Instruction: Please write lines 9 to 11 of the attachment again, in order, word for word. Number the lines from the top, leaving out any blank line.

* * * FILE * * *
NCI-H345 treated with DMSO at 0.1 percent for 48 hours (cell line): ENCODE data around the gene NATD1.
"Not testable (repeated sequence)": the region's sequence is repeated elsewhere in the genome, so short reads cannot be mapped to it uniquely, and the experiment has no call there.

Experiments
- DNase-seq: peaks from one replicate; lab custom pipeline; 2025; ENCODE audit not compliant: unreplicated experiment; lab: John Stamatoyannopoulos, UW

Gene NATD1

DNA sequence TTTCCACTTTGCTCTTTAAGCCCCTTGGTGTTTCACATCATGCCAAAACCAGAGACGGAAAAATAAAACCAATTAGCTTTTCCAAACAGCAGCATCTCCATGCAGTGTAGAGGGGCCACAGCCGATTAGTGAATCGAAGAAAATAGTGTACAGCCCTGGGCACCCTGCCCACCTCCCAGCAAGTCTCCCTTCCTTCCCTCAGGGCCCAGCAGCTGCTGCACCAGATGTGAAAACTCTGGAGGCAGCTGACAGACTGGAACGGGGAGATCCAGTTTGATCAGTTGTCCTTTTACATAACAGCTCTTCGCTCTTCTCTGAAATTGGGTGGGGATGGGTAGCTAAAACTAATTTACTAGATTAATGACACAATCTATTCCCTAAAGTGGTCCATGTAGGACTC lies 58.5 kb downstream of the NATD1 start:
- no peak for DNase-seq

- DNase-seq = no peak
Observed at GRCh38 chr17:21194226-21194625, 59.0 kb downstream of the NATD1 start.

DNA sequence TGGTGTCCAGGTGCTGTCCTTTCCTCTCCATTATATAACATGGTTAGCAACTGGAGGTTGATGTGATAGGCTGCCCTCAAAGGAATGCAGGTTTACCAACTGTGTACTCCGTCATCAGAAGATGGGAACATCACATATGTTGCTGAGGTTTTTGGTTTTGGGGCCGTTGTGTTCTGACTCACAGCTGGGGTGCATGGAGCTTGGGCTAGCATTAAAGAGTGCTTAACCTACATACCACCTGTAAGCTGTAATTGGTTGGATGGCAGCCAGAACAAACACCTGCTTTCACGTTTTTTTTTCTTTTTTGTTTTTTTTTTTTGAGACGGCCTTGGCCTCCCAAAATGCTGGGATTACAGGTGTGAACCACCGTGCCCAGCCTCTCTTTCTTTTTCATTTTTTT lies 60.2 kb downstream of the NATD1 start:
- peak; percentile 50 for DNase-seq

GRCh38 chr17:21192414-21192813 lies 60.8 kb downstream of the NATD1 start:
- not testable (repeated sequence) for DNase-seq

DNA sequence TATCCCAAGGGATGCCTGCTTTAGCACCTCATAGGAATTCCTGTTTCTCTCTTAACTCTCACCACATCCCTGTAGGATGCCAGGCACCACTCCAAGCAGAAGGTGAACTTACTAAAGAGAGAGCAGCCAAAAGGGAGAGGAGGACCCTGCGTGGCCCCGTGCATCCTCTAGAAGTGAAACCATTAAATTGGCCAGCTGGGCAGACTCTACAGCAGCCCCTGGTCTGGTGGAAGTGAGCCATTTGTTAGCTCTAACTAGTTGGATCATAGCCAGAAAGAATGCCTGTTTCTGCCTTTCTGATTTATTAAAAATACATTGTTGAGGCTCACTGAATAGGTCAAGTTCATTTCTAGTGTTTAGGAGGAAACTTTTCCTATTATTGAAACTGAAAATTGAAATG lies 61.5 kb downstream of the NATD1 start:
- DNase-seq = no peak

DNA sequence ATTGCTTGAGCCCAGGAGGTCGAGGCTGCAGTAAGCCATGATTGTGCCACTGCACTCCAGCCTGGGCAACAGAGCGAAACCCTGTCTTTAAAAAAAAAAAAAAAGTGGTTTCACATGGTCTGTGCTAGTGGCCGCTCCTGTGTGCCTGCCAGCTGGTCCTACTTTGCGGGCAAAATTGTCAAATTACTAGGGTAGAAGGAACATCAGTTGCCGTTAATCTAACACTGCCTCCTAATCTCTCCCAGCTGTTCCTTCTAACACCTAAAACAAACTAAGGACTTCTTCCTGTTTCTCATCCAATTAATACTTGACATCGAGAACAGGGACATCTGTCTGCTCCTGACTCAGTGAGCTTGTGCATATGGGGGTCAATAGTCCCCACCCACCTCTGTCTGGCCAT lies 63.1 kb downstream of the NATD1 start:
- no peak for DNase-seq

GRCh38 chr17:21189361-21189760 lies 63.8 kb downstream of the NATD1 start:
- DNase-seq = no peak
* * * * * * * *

Observed at GRCh38 chr17:21194226-21194625, 59.0 kb downstream of the NATD1 start.

DNA sequence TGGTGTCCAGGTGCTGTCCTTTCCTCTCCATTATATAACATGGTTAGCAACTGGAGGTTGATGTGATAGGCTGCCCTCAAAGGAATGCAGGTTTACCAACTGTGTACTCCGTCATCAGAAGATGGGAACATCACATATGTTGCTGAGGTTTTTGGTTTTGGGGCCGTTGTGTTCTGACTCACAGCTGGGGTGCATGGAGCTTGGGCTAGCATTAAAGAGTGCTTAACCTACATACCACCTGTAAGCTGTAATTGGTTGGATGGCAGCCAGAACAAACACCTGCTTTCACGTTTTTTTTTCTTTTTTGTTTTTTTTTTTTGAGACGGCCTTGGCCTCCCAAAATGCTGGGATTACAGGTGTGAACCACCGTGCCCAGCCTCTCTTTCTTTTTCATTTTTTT lies 60.2 kb downstream of the NATD1 start:
- peak; percentile 50 for DNase-seq